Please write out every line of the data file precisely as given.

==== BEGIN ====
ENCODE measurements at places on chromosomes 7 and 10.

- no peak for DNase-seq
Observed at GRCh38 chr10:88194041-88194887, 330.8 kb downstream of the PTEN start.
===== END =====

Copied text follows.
ENCODE measurements at places on chromosomes 7 and 10.

- no peak for DNase-seq
Observed at GRCh38 chr10:88194041-88194887, 330.8 kb downstream of the PTEN start.